Targets: SDG 4.7 By 2030, ensure that all learners acquire the knowledge and skills needed to promote sustainable development, including, among others, through education for sustainable development and sustainable lifestyles, human rights, gender equality, promotion of a culture of peace and non-violence, global citizenship and appreciation of cultural diversity and of culture’s contribution to sustainable development. This proposal focuses on how each stakeholder aids in providing Internet meaningful access to people, which includes learning how to behave and create a sustainable environment inside the Internet. SDG 16.6 Develop effective, accountable and transparent institutions at all levels This proposal enforces the importance of accountability on each stakeholder in order to guarantee digital inclusion. SDG 16.7 Ensure responsive, inclusive, participatory and representative decision-making at all levels This proposal shows the importance of each stakeholder to the whole Internet environment and how important it is to participate in this discussion. SDG 16.10 Ensure public access to information and protect fundamental freedoms, in accordance with national legislation and international agreements This proposal is willing to discuss the importance of government laws and regulations to ensure Internet sustainability and health.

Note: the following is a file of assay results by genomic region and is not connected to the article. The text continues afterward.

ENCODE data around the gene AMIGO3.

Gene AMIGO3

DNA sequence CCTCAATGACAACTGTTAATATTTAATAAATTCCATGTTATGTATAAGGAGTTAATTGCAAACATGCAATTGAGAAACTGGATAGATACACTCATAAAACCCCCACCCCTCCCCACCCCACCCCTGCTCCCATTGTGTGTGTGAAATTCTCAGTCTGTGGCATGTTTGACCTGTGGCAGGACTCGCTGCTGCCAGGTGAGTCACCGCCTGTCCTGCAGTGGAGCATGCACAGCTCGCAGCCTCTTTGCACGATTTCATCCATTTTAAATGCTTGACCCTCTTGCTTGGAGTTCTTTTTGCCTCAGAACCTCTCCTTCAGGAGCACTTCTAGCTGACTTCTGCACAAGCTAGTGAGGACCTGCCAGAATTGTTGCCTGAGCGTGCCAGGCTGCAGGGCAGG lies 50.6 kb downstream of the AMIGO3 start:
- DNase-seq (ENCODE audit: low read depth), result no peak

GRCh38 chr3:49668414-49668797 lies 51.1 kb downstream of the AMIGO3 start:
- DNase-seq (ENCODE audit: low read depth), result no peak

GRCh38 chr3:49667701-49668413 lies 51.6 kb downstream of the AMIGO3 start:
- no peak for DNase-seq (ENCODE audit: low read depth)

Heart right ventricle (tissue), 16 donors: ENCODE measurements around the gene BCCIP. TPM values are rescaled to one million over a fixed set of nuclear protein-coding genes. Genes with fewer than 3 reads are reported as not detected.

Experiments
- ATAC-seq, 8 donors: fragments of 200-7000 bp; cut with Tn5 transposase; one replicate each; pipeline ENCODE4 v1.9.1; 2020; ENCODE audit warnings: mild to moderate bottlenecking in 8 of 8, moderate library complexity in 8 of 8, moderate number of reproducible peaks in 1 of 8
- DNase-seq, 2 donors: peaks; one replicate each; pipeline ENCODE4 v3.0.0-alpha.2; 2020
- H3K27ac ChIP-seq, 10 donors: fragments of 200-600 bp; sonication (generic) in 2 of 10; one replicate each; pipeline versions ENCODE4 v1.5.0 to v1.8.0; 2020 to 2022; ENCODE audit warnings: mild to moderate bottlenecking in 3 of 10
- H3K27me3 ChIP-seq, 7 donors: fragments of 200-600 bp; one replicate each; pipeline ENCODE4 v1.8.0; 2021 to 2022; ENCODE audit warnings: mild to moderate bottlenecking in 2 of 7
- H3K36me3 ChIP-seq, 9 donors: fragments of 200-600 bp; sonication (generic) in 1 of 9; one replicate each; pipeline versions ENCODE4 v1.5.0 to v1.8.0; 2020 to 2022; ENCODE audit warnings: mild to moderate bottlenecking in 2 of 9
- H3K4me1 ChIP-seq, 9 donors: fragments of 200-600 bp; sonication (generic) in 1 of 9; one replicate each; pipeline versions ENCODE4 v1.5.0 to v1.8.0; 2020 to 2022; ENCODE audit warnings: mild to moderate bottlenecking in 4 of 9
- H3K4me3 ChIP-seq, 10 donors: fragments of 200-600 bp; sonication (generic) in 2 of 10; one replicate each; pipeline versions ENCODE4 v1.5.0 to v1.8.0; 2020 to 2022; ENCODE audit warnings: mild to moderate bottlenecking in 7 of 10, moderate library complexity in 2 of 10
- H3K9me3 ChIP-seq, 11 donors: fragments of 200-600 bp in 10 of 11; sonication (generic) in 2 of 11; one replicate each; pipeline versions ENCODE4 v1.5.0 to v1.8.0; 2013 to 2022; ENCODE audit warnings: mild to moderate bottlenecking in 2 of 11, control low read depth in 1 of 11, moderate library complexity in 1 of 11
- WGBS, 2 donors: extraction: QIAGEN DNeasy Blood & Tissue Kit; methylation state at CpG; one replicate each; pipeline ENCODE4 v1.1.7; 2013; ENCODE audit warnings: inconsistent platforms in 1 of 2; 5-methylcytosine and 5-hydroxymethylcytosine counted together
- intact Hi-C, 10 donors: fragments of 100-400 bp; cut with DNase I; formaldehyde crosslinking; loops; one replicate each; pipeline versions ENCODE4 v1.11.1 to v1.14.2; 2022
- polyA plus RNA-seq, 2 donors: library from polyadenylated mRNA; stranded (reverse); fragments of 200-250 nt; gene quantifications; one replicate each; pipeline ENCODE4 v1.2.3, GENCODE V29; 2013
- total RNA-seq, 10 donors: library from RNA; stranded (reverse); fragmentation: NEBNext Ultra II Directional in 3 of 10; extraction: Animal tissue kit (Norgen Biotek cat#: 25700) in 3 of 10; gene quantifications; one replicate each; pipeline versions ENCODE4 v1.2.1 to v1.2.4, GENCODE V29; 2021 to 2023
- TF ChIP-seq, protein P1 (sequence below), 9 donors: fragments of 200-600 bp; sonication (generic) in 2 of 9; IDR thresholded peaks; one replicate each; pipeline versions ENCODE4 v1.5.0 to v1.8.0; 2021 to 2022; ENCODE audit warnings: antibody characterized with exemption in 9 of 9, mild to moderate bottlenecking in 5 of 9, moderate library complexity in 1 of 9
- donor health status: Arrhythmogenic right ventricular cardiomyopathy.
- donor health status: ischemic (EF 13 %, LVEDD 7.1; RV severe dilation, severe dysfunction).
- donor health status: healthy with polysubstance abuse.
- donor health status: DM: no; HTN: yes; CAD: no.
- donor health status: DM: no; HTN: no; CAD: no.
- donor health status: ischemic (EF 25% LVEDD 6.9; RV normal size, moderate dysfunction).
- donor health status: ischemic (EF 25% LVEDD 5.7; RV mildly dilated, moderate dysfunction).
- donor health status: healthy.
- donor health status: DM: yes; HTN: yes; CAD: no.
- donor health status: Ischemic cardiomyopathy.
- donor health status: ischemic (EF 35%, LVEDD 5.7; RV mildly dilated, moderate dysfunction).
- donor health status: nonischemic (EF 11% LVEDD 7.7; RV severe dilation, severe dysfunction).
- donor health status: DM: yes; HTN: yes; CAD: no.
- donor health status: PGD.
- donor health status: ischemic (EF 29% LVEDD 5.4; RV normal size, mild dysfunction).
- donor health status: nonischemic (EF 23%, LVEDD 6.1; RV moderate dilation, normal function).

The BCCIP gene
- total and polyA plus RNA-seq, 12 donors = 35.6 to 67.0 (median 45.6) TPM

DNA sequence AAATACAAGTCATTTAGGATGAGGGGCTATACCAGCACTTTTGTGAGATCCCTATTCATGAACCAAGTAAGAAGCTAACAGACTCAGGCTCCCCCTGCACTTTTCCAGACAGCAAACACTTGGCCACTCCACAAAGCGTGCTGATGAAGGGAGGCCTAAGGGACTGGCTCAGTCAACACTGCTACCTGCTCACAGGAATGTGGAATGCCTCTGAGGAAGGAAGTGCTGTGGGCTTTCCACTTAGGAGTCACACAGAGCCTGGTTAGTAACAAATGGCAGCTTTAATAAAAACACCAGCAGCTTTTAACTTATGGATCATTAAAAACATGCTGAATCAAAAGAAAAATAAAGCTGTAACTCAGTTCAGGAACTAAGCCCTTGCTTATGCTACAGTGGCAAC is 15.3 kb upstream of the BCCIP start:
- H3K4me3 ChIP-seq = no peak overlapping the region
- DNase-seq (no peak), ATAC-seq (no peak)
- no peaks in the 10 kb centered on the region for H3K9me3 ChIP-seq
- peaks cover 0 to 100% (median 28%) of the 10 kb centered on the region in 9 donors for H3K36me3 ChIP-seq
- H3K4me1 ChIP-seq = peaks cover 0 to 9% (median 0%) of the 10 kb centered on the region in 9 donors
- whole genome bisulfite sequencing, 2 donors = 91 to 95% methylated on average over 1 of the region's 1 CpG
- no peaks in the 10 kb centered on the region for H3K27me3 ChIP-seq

Given the current situation we live in, it is difficult to imagine today's world without the Internet. Activities like classes, working from home, meetings, food delivery and even health check can be done without leaving your house using the Internet. Surely, the current pandemic situation accelerated services going online as people could not leave their homes. This pandemic led to some services even abandoning their physical activities, migrating to a fully Internet-only service.